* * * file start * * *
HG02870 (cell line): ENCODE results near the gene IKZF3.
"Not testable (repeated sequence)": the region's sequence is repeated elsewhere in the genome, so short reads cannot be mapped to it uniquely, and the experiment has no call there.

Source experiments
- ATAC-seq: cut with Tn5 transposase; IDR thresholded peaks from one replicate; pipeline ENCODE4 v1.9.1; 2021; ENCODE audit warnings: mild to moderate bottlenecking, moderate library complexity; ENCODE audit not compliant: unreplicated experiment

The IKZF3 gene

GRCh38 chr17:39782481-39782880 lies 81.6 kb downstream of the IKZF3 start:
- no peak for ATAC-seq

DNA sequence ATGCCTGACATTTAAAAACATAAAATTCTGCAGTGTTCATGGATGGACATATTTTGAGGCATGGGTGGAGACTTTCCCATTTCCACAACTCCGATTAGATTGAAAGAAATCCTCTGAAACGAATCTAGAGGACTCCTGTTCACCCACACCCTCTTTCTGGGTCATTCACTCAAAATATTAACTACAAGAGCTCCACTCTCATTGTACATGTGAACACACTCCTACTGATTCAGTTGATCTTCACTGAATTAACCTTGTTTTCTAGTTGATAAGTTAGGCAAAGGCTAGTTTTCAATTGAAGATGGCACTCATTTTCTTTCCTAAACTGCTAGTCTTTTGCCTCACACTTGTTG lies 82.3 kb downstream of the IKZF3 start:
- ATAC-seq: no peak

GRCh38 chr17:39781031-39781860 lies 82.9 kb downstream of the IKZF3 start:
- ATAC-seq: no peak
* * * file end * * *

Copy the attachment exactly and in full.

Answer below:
HG02870 (cell line): ENCODE results near the gene IKZF3.
"Not testable (repeated sequence)": the region's sequence is repeated elsewhere in the genome, so short reads cannot be mapped to it uniquely, and the experiment has no call there.

Source experiments
- ATAC-seq: cut with Tn5 transposase; IDR thresholded peaks from one replicate; pipeline ENCODE4 v1.9.1; 2021; ENCODE audit warnings: mild to moderate bottlenecking, moderate library complexity; ENCODE audit not compliant: unreplicated experiment

The IKZF3 gene

GRCh38 chr17:39782481-39782880 lies 81.6 kb downstream of the IKZF3 start:
- no peak for ATAC-seq

DNA sequence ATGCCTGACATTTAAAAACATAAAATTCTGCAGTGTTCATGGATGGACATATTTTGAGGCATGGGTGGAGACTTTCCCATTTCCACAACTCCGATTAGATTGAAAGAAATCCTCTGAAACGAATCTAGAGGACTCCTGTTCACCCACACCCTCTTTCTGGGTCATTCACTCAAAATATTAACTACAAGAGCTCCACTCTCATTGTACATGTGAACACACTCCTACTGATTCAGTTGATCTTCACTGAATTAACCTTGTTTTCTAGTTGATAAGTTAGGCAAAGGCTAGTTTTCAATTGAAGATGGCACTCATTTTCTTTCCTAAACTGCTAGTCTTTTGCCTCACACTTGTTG lies 82.3 kb downstream of the IKZF3 start:
- ATAC-seq: no peak

GRCh38 chr17:39781031-39781860 lies 82.9 kb downstream of the IKZF3 start:
- ATAC-seq: no peak